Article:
In addition, minority groups may not seek mental health support as often as their white counterparts. Among adults with moderate or severe anxiety and/or depression, 64% of white adults received mental health services compared to 47% of Black adults and 60% of Hispanic adults.11
Diverse populations are more likely to utilize support from a provider of the same race since it makes them feel more comfortable and less judged. Currently, more than 80% of members in the American Psychological Association are white and less than 5% of members are African American.12
To support network diversification by raising cultural competency and promoting network diversity, UnitedHealthcare’s plan has included:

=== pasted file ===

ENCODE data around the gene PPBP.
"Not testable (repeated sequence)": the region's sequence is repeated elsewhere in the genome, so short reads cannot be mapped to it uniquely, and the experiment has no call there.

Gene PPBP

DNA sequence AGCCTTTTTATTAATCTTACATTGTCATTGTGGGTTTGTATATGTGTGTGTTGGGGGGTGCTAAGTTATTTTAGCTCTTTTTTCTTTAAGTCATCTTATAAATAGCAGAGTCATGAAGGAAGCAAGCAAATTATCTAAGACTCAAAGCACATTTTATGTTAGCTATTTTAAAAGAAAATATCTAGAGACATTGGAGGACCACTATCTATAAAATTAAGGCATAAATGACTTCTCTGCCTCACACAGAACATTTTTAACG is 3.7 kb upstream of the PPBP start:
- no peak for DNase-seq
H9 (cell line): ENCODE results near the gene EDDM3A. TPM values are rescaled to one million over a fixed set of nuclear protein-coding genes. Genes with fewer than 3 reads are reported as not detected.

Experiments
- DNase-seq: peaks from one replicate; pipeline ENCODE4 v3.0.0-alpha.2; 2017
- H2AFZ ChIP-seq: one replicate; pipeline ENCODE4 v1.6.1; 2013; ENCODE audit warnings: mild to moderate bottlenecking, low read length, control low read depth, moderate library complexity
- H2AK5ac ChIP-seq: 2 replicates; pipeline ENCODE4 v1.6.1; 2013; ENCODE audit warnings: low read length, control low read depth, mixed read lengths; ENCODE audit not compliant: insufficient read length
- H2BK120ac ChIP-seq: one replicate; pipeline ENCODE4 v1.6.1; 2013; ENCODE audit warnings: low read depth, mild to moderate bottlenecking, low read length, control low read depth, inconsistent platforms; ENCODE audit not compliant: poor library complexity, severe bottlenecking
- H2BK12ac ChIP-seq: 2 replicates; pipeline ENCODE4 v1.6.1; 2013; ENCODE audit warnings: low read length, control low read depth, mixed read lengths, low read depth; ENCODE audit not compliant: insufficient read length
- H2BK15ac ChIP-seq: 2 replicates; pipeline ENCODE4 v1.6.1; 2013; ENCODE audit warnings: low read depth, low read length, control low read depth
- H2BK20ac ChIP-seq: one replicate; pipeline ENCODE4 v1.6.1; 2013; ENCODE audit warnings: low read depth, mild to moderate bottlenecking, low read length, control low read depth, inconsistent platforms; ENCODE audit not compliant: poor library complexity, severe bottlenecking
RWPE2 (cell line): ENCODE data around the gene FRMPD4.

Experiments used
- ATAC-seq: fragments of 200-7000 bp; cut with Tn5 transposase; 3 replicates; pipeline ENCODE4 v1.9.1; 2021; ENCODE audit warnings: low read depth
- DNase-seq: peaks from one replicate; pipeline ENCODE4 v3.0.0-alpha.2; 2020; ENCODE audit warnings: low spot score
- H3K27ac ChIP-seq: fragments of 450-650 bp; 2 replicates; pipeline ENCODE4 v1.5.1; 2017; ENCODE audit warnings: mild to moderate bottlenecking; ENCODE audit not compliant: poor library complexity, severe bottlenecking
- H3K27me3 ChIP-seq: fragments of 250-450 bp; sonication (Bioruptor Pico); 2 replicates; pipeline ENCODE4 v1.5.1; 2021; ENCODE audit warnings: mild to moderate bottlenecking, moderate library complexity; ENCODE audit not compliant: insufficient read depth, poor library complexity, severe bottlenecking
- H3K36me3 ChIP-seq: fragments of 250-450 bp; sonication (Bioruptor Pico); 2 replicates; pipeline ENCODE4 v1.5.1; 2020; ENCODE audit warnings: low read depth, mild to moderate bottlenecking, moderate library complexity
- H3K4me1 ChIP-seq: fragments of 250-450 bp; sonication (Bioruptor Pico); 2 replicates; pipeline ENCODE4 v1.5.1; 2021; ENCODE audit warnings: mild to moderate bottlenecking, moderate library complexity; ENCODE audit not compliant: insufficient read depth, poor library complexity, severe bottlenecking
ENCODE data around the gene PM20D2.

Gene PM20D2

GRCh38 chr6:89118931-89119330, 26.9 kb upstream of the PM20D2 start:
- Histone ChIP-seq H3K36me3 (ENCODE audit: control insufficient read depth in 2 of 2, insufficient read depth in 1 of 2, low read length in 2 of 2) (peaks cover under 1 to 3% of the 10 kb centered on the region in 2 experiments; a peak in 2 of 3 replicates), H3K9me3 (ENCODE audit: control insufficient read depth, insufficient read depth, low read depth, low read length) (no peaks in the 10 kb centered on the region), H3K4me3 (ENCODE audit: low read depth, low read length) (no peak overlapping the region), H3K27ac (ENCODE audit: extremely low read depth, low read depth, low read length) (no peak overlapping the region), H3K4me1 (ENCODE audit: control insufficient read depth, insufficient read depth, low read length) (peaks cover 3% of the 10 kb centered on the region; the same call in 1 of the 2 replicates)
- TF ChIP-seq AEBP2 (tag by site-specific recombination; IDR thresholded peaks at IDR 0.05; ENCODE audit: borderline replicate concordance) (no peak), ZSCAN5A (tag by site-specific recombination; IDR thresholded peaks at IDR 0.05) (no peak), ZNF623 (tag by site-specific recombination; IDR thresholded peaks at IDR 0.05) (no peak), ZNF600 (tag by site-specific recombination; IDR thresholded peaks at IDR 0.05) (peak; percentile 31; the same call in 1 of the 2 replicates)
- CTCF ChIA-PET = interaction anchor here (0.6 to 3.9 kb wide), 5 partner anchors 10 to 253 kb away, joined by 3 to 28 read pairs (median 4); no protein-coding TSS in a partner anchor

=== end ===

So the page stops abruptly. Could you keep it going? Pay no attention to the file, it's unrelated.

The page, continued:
- Strategic recruitment of specialty providers such as medication-assisted treatment providers
- Cultural competency training
- Provider ethnicity, gender and language as provider search criteria
- Scholarships for child psychiatrists and providers from diverse backgrounds
Reducing stigma at the workplace
Employers may help reduce stigma by avoiding language that could potentially hurt or inadvertently discourage someone from seeking mental health treatment. This includes:
|Words that may reinforce stereotypes and minimize the importance of understanding mental health conditions, such as crazy, head case, lunatic||Specific and sympathetic language|
|A mental health condition to define the person||“Someone who lives with a mental health condition” or “someone who is affected by a mental health condition”|
|The disease to describe the person||A person-first approach such as “a person living with schizophrenia” or “someone diagnosed with schizophrenia”|